Trend lines can be used to identify and confirm trends. A trend line connects at least 2 price points on a chart and is usually extended forward to identify sloped areas of support and resistance. Lines with a positive slope that support price action show that net demand is increasing. As long as the price action stays above this line, we have a bullish trend. Lines with a negative slope that act as resistance to the price action show that net supply is increasing. As long as the price action stays under this line, we have a bearish trend.

Price usually retests a sloped trend line several times, until it breaks at which point we may have a trend reversal. The more points there are to connect, the stronger a trend line becomes. Different strategies have different rules on how far apart connected price points can be and whether to connect wicks or candle bodies, but all trend lines break eventually. TradingView has a smart drawing tool that allows users to visually identify trend lines on a chart. This tool can also be used to illustrate trends on indicators.

Types of Trend Lines

There are two types of trendlines: ascending and descending.

Ascending Trend Line

An ascending trend line or uptrend line is formed by connecting the lows, where the more recent low price is higher than the previous low price.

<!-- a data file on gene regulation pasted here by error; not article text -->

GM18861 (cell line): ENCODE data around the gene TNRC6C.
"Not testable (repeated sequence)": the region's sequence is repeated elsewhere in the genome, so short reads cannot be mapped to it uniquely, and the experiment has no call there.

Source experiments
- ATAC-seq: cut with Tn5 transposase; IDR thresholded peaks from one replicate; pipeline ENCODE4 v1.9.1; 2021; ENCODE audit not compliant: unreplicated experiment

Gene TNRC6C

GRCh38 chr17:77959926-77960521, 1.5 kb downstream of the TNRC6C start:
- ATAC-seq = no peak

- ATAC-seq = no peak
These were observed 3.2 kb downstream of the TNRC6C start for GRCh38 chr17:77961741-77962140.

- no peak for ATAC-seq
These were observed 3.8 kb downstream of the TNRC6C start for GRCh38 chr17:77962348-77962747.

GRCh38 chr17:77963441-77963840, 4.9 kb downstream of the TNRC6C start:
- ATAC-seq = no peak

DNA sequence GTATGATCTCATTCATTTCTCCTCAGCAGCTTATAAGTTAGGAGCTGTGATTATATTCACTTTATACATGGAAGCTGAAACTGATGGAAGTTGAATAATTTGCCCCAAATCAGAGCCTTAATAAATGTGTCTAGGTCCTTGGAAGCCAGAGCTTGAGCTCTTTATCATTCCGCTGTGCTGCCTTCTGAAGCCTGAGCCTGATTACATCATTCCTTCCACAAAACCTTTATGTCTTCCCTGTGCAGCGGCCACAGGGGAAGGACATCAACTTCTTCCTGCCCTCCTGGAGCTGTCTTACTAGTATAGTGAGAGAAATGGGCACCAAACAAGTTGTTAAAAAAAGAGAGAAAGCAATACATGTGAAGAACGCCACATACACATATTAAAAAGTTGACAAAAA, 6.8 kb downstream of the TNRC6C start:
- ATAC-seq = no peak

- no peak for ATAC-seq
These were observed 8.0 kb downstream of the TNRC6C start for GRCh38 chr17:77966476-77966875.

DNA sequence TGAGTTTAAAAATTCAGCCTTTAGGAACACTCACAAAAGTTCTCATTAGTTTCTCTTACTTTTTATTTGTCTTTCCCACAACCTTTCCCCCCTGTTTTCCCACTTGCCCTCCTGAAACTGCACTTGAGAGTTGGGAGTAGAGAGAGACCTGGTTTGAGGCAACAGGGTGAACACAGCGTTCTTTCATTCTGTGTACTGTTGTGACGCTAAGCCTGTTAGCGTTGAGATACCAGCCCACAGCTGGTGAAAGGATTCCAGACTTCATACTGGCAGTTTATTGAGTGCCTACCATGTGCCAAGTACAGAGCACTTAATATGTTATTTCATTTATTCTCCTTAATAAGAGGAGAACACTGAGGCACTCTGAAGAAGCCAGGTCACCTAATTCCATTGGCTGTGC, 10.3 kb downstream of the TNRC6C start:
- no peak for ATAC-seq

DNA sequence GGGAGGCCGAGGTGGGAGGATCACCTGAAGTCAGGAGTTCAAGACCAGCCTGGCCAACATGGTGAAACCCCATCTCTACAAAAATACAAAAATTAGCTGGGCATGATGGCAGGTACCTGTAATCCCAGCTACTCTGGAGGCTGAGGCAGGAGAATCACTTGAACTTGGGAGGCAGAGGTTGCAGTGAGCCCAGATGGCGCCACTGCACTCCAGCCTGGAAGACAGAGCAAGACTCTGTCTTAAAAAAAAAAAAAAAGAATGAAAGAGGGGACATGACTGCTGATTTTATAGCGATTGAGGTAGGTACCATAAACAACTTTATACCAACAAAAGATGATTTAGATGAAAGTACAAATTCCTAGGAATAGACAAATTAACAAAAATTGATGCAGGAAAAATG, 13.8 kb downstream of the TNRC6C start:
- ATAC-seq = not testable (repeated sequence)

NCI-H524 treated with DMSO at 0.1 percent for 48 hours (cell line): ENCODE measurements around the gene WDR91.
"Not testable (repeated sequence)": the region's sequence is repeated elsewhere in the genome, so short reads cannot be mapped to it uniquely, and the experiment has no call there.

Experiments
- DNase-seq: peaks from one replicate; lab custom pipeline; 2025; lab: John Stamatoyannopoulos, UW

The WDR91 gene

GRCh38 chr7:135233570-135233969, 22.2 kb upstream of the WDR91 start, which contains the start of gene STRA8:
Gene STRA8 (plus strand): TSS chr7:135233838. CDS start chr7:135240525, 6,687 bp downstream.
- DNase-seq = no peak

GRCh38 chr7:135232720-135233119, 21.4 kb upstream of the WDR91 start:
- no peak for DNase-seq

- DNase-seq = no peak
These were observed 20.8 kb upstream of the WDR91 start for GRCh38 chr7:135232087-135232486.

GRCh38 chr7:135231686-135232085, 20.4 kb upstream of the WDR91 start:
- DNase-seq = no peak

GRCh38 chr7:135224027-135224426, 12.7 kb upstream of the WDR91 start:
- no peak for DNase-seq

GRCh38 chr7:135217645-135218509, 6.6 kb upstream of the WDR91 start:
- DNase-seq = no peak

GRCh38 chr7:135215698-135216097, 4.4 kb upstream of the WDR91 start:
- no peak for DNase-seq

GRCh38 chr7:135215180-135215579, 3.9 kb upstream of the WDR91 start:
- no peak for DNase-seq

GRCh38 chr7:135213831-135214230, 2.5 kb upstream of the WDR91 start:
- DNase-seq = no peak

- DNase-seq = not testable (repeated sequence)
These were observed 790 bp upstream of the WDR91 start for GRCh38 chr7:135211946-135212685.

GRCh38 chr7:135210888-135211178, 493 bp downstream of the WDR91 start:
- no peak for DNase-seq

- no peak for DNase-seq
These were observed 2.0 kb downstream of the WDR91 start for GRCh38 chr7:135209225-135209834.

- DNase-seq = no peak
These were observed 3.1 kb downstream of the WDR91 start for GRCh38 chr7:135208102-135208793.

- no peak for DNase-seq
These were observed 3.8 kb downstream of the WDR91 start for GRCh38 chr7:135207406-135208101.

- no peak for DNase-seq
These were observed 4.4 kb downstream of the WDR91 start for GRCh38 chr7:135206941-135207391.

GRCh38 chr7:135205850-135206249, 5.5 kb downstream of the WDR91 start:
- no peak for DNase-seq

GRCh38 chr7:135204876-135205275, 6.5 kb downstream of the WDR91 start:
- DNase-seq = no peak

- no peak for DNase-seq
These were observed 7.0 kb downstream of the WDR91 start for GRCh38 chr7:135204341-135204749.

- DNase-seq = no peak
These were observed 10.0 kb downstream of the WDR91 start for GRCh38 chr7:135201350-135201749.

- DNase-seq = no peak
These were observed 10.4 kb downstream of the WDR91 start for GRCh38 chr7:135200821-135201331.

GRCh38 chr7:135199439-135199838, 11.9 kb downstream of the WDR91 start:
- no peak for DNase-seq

An ascending trend line extends into the future and can be thought of as a level of support.

Lines with a positive slope that support price action show that demand (more buyers than sellers) is increasing.

As long as the price action stays above this line, we have a bullish trend

Descending Trend Line

A descending trend line or downtrend line is exactly the opposite of an ascending trend line.

It is formed by connecting the highs, where the more recent high is lower than the previous high.

A descending trend line extends into the future and can be thought of as a level of resistance.

Lines with a negative slope that act as resistance to the price action show that supply (more sellers than buyers) is increasing.

As long as the price action stays under this line, we have a bearish trend.

Trend Line Breaks

The popular approach to trading trend lines is that if price bounces upward off trend line’s support, and downward off a trend line’s resistance.

Price usually retests a sloped trend line several times, until it breaks.

When a trendline is broken, especially with high volume, the momentum will push the price significantly above/below the broken trendline.

When this happens, this signals a trend reversal.

Traders have different opinions on how far apart connected price points can be and whether the trend line should connect to a candlestick’s wick or body.

Regardless of your approach to constructing trend lines, just know that all trend lines eventually break.